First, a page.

Mariana Cook’s portrait photography seems to corroborate the old myth of the camera as a soul-stealing machine. Her eye is warmly enveloping, yet also sharp and efficient—like an emotional pickpocket, she removes crucial human essences and stores them on film. One can only imagine the deft charm she must employ to get these photographs, which are marked by gestures and gazes and oddities that the viewer immediately knows to be characteristic of their subjects. In her many books of portraiture—among them, “Coupes,” “Generations of Women,” “Mothers and Sons,” “Fathers and Daughters”—Cook presents images alongside text, distilled from interviews she conducts with the people in the photos. The interplay between the photographer’s vision of her subject and the subject’s account of herself produces a simultaneous sense of precision and of mystery: How much can we really see of a person? How much can they really see of themselves? Cook seeks, with a kind of patient force, to know as much as she can.
Cook’s recent books concentrate on people in specific fields—“Faces of Science,” “Mathematicians,” and the newly published “Justice,” which portrays human-rights activists—and how their personalities relate to their work. In her preface to “Justice,” Cook explains the questions she posed as she embarked on the project:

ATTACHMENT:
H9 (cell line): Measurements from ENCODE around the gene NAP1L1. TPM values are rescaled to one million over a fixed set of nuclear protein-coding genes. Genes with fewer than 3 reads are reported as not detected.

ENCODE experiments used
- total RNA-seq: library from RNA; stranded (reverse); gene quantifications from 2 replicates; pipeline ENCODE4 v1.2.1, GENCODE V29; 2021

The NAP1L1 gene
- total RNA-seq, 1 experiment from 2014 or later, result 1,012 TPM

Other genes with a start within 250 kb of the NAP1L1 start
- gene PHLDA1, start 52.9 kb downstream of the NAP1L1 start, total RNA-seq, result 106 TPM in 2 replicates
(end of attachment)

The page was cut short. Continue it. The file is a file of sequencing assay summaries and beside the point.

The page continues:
How do people come to feel so passionately about fairness and freedom that they will risk their livelihoods, even their lives, to pursue justice? A few years ago, I became fascinated by such people—people for whom the “rule of law” is no mere abstraction, for whom human rights is a fiercely urgent concern. I wanted to give a face to social justice by making portraits of human rights pioneers. I am a photographer. I understand by seeing. Peering through the camera lens, I hoped to gain an understanding of how they become so devoted to the rights and dignity of others.
Here are some selections from “Justice.” http://nyr.kr/10F485H